We can’t always tell by the skin of the potato if it’s going to be good or bad to eat. Even if it’s firm and look like the others when we buy it, it can still be bad in part on the inside. We just have to boil it and see.
It was also a case of a bad potato when I was about 14 years old, that became the lesson to what to be allowed to say no to, regardless of who gave it.
I used to have problem eating and my parents would stress and scream at me to finish the plate, even if I felt ill. They thought I might be anorectic but I never once wanted to be so skinny, rather the opposite since I have a small chest, that I felt (and heard) were too small. When I look at old photos, I can see how happy and healthy, and even a little chubby, I looked until I turned six years old.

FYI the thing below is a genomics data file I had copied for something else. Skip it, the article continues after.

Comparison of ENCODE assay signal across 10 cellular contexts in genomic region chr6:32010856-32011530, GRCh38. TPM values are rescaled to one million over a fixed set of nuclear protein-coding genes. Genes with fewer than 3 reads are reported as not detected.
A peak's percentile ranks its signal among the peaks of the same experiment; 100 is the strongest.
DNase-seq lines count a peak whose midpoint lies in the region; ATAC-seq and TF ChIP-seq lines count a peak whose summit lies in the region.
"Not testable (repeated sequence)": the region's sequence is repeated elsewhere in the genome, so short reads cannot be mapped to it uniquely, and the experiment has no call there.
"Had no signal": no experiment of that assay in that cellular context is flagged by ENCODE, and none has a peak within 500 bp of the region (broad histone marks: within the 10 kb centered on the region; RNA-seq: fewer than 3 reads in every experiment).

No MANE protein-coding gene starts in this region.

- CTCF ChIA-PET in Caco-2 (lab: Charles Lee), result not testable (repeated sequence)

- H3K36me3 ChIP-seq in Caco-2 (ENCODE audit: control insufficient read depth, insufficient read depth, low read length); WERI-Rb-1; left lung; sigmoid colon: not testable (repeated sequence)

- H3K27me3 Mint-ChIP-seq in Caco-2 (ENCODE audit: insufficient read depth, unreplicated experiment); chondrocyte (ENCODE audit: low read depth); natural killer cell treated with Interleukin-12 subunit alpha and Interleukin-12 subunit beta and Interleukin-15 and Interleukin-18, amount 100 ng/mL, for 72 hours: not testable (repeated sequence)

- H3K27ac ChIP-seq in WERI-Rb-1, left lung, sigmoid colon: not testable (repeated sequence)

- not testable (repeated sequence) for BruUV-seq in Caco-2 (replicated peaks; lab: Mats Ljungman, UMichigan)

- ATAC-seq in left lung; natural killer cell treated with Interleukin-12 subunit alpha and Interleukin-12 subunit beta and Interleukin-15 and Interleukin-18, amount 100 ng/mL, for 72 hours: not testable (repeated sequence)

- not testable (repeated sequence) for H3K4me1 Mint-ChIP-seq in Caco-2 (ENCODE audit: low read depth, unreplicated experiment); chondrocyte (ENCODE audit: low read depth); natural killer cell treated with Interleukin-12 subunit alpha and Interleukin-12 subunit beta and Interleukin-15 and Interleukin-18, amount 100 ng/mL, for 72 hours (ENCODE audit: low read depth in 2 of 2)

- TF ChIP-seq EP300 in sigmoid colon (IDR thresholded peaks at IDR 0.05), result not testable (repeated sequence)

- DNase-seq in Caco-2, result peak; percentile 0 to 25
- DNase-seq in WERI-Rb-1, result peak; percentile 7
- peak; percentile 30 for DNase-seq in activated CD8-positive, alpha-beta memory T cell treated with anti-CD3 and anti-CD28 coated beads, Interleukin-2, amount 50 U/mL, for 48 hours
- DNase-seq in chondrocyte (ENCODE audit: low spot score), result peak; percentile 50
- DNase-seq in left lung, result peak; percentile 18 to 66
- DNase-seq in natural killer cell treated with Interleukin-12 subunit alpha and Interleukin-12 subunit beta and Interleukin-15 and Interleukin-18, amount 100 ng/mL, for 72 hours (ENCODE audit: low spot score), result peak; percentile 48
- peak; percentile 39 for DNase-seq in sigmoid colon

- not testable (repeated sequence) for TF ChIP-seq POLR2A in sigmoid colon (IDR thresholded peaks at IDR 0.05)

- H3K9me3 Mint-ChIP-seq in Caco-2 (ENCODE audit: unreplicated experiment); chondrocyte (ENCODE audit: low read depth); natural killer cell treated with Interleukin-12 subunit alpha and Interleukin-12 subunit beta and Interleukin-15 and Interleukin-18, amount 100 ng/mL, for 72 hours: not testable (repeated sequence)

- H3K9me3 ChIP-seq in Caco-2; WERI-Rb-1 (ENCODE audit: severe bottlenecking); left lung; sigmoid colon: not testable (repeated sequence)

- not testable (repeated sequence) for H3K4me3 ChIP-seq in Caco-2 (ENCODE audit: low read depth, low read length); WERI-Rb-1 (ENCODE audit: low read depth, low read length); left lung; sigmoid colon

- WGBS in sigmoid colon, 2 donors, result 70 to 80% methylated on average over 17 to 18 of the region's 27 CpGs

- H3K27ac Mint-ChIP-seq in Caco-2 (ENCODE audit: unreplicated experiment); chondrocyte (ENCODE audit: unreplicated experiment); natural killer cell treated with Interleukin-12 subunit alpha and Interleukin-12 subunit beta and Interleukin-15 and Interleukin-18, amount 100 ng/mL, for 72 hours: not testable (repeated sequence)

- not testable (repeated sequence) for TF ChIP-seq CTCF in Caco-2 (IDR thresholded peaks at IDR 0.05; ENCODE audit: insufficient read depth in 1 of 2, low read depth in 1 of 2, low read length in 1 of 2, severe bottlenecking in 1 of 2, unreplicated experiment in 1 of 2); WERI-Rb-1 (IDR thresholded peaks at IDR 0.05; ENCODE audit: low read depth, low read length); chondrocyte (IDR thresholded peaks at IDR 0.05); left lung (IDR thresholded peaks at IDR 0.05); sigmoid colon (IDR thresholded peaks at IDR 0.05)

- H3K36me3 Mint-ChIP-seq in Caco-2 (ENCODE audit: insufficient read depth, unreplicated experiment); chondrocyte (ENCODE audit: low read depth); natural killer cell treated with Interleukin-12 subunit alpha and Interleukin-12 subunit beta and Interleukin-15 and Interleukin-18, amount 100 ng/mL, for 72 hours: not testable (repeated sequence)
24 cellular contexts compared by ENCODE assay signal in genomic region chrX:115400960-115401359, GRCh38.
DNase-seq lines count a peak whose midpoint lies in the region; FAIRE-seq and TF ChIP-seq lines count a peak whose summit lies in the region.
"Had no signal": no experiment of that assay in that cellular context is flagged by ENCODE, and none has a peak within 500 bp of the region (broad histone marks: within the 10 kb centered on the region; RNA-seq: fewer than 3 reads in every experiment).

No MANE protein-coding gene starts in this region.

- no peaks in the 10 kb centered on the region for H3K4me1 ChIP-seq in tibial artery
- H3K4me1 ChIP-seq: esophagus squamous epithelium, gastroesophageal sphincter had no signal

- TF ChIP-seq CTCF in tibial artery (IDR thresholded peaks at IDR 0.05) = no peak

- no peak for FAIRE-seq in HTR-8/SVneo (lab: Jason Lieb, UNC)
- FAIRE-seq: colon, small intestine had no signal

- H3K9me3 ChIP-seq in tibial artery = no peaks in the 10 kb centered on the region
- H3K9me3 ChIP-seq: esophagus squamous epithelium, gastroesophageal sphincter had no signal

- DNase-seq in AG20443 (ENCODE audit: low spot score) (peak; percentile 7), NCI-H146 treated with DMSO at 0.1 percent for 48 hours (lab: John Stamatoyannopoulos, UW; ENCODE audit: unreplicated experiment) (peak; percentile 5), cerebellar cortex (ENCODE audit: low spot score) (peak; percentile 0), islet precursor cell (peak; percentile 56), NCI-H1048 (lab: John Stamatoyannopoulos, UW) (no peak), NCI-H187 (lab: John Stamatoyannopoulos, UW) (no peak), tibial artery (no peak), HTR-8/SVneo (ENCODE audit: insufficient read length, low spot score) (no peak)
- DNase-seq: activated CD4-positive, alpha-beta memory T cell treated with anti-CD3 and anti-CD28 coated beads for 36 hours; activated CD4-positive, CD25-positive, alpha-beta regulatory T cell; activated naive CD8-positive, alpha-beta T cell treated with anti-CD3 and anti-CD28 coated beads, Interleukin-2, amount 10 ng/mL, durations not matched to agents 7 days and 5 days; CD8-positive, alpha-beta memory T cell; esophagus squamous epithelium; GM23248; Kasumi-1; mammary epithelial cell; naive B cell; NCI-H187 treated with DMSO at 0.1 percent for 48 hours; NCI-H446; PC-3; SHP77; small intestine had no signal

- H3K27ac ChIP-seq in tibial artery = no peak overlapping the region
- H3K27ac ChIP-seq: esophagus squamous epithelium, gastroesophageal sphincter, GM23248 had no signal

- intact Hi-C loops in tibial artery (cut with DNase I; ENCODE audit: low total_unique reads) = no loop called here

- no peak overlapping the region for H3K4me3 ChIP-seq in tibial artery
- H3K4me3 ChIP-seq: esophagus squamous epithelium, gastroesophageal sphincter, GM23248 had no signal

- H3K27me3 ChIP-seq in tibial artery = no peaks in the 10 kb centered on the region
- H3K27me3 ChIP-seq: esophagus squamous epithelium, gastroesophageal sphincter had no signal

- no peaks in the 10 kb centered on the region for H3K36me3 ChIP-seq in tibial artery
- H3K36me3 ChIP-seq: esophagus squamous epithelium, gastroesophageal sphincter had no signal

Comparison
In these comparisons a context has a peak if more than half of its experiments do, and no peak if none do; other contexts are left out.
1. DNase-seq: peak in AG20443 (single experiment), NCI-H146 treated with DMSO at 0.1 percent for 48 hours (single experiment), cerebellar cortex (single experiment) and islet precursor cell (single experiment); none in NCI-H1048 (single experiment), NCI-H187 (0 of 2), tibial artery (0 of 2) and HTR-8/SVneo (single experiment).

The stress by our dinner table (and the school cafeteria) became unbearable, but I survived on chocolate and cookies inbetween.
During spring in 8th grade, I lived on my school counselor’s big dairy farm for a couple of months instead, while my parents were getting a divorce. It was always peaceful and nice to eat with her family, even with simpler dishes, and she taught me how to say a children’s evening prayer and to drink hot water with much sugar in, that she called “Silvertea” when I was feeling ill.
One day when I was sitting at the table trying to eat all, Gunnel looked at my food and noticed how one of the potatoes were bad and told me to not eat that, and that I can always say no to that.
Years later, it struck me that I wanted to say no to many things at home, but never felt safe to.
Anyhow, not having money makes it equally bad and hard to say no, because then what if I won’t have anything to eat? Or someone tries to stop me again from, whether by screaming at me or shortages caused by delays? We still have to be allowed to say no, and respected when we do. And choose what to buy.
It took a couple of bad potatoes during spring here in Portugal, to be reminded of that.